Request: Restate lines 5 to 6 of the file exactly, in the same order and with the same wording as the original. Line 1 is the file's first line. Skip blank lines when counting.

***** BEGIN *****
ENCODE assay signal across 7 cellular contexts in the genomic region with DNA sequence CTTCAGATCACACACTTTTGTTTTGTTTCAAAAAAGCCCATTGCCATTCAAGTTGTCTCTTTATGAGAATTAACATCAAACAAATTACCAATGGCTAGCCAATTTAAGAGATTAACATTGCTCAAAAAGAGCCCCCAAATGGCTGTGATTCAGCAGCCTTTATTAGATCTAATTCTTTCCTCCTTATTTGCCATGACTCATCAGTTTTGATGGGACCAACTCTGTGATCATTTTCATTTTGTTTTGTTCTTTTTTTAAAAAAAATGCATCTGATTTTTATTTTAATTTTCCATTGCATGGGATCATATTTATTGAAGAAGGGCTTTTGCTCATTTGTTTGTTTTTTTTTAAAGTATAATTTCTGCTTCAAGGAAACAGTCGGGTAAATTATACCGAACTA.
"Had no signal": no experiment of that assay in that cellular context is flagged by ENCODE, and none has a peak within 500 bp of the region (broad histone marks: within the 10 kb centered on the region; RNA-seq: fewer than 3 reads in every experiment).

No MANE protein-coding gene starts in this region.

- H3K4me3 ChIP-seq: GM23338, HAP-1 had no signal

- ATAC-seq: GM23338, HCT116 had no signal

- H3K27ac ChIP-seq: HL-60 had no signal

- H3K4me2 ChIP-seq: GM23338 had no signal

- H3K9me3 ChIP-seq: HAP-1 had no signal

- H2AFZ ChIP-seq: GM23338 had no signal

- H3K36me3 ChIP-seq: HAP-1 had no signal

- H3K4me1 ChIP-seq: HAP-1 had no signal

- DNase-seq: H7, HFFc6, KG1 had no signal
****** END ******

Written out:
- ATAC-seq: GM23338, HCT116 had no signal

- H3K27ac ChIP-seq: HL-60 had no signal